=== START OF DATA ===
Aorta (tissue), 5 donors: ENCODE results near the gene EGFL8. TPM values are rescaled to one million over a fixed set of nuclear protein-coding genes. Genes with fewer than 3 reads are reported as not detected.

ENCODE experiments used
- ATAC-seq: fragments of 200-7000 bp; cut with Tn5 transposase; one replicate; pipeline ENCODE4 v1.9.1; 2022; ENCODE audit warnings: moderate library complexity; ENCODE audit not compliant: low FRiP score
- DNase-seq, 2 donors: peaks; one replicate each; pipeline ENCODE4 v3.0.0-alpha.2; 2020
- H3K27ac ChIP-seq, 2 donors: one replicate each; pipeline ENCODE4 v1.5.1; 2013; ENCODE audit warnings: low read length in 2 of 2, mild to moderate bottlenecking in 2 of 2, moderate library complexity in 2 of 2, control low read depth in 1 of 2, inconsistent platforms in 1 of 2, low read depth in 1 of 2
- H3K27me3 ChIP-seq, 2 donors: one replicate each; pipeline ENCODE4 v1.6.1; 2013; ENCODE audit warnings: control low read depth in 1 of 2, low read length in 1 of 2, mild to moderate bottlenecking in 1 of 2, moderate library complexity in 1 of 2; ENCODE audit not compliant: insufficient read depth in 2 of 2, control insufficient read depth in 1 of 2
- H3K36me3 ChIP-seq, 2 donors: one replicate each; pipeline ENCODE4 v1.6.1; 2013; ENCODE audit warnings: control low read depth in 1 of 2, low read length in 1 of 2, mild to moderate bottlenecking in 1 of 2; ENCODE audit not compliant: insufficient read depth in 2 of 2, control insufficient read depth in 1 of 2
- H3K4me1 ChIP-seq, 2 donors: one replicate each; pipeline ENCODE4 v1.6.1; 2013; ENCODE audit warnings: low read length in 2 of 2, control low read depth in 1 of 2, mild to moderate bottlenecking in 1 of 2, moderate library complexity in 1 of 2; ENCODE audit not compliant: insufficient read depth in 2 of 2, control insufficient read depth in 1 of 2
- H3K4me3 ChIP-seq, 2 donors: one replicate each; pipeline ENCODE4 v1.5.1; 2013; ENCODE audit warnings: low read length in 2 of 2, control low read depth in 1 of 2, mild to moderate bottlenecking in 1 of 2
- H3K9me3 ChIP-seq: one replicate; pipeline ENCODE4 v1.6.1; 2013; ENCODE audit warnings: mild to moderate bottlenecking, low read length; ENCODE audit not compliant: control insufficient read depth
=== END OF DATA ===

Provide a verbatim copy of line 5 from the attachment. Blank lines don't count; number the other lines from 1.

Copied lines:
- H3K27ac ChIP-seq, 2 donors: one replicate each; pipeline ENCODE4 v1.5.1; 2013; ENCODE audit warnings: low read length in 2 of 2, mild to moderate bottlenecking in 2 of 2, moderate library complexity in 2 of 2, control low read depth in 1 of 2, inconsistent platforms in 1 of 2, low read depth in 1 of 2